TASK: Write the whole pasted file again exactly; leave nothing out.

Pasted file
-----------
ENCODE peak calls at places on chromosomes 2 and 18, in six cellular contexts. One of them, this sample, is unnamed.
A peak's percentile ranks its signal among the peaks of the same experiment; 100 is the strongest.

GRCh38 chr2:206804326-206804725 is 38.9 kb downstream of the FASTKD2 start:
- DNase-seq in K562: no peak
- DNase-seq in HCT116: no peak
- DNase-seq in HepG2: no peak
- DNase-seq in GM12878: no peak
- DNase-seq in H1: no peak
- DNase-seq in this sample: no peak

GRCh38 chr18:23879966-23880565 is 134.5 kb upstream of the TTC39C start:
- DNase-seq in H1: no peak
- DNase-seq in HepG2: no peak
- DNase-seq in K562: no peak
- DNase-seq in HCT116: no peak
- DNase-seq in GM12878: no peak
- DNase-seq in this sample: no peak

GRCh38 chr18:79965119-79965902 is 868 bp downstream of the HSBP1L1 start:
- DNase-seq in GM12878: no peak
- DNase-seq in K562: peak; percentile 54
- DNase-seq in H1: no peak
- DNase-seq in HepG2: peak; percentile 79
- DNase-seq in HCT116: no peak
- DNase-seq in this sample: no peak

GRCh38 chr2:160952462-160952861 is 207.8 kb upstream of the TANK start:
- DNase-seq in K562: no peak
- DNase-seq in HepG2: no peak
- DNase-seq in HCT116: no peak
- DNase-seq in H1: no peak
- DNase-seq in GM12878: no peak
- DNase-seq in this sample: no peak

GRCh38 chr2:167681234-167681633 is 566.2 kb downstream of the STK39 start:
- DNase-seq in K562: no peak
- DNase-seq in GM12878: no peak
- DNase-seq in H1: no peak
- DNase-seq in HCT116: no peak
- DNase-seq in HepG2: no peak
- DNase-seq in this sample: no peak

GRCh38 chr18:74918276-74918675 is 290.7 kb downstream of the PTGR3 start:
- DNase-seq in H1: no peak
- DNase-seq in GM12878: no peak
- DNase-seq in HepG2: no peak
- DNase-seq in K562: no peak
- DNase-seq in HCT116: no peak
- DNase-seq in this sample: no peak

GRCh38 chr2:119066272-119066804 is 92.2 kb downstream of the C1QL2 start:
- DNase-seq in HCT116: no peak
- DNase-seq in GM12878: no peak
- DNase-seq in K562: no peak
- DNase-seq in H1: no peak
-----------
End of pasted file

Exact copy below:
ENCODE peak calls at places on chromosomes 2 and 18, in six cellular contexts. One of them, this sample, is unnamed.
A peak's percentile ranks its signal among the peaks of the same experiment; 100 is the strongest.

GRCh38 chr2:206804326-206804725 is 38.9 kb downstream of the FASTKD2 start:
- DNase-seq in K562: no peak
- DNase-seq in HCT116: no peak
- DNase-seq in HepG2: no peak
- DNase-seq in GM12878: no peak
- DNase-seq in H1: no peak
- DNase-seq in this sample: no peak

GRCh38 chr18:23879966-23880565 is 134.5 kb upstream of the TTC39C start:
- DNase-seq in H1: no peak
- DNase-seq in HepG2: no peak
- DNase-seq in K562: no peak
- DNase-seq in HCT116: no peak
- DNase-seq in GM12878: no peak
- DNase-seq in this sample: no peak

GRCh38 chr18:79965119-79965902 is 868 bp downstream of the HSBP1L1 start:
- DNase-seq in GM12878: no peak
- DNase-seq in K562: peak; percentile 54
- DNase-seq in H1: no peak
- DNase-seq in HepG2: peak; percentile 79
- DNase-seq in HCT116: no peak
- DNase-seq in this sample: no peak

GRCh38 chr2:160952462-160952861 is 207.8 kb upstream of the TANK start:
- DNase-seq in K562: no peak
- DNase-seq in HepG2: no peak
- DNase-seq in HCT116: no peak
- DNase-seq in H1: no peak
- DNase-seq in GM12878: no peak
- DNase-seq in this sample: no peak

GRCh38 chr2:167681234-167681633 is 566.2 kb downstream of the STK39 start:
- DNase-seq in K562: no peak
- DNase-seq in GM12878: no peak
- DNase-seq in H1: no peak
- DNase-seq in HCT116: no peak
- DNase-seq in HepG2: no peak
- DNase-seq in this sample: no peak

GRCh38 chr18:74918276-74918675 is 290.7 kb downstream of the PTGR3 start:
- DNase-seq in H1: no peak
- DNase-seq in GM12878: no peak
- DNase-seq in HepG2: no peak
- DNase-seq in K562: no peak
- DNase-seq in HCT116: no peak
- DNase-seq in this sample: no peak

GRCh38 chr2:119066272-119066804 is 92.2 kb downstream of the C1QL2 start:
- DNase-seq in HCT116: no peak
- DNase-seq in GM12878: no peak
- DNase-seq in K562: no peak
- DNase-seq in H1: no peak